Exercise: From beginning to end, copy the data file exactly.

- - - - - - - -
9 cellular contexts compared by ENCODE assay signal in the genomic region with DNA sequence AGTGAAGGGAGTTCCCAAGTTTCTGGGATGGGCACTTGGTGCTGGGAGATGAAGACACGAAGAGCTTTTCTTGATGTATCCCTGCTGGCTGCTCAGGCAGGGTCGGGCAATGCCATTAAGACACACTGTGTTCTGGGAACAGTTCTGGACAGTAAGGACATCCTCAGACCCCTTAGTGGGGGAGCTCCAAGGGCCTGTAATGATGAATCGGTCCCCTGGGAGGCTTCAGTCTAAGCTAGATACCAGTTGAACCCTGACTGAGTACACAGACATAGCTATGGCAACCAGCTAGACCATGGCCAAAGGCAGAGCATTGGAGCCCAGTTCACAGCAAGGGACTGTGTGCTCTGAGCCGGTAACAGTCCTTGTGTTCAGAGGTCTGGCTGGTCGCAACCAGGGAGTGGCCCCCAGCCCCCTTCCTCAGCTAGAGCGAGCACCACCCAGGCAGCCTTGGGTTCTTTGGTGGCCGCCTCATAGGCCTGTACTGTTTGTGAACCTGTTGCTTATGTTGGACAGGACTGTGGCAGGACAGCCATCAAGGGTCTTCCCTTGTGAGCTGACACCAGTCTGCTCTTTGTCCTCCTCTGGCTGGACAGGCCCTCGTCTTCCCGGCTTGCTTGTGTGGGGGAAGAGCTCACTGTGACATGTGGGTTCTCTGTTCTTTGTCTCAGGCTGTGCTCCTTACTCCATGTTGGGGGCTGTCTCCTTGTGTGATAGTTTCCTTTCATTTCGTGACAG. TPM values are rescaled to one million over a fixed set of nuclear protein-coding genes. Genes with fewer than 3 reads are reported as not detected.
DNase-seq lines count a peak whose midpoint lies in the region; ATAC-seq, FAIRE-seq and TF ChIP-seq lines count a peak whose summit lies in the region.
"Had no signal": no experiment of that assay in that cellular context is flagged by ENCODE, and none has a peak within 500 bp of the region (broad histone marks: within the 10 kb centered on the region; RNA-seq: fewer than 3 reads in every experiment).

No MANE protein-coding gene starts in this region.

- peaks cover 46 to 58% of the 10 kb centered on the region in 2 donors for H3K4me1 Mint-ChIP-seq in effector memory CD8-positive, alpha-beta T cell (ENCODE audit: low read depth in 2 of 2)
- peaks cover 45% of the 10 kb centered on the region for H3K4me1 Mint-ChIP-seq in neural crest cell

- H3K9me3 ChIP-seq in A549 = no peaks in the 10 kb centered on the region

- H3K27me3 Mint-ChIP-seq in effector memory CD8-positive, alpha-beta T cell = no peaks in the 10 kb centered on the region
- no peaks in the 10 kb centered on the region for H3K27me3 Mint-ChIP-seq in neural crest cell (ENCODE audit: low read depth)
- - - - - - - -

9 cellular contexts compared by ENCODE assay signal in the genomic region with DNA sequence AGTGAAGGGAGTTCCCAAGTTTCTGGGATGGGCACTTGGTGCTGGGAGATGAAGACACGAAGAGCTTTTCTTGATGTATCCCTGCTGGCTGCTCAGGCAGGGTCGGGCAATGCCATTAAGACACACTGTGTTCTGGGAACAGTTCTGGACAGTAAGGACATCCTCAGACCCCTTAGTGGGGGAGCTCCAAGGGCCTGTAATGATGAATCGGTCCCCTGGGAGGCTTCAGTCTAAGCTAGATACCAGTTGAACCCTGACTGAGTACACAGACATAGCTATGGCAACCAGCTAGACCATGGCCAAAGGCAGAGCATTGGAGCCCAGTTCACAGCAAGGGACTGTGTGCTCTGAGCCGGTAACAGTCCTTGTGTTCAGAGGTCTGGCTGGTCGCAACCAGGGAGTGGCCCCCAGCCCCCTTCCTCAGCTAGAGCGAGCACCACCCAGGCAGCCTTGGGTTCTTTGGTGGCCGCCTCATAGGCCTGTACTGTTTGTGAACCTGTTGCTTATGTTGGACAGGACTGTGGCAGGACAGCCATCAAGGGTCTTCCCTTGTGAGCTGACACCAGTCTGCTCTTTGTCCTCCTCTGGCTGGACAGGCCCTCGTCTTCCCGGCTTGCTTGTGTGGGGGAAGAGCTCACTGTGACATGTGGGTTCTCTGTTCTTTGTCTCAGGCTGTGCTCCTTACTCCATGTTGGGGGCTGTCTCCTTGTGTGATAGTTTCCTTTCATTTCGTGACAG. TPM values are rescaled to one million over a fixed set of nuclear protein-coding genes. Genes with fewer than 3 reads are reported as not detected.
DNase-seq lines count a peak whose midpoint lies in the region; ATAC-seq, FAIRE-seq and TF ChIP-seq lines count a peak whose summit lies in the region.
"Had no signal": no experiment of that assay in that cellular context is flagged by ENCODE, and none has a peak within 500 bp of the region (broad histone marks: within the 10 kb centered on the region; RNA-seq: fewer than 3 reads in every experiment).

No MANE protein-coding gene starts in this region.

- peaks cover 46 to 58% of the 10 kb centered on the region in 2 donors for H3K4me1 Mint-ChIP-seq in effector memory CD8-positive, alpha-beta T cell (ENCODE audit: low read depth in 2 of 2)
- peaks cover 45% of the 10 kb centered on the region for H3K4me1 Mint-ChIP-seq in neural crest cell

- H3K9me3 ChIP-seq in A549 = no peaks in the 10 kb centered on the region

- H3K27me3 Mint-ChIP-seq in effector memory CD8-positive, alpha-beta T cell = no peaks in the 10 kb centered on the region
- no peaks in the 10 kb centered on the region for H3K27me3 Mint-ChIP-seq in neural crest cell (ENCODE audit: low read depth)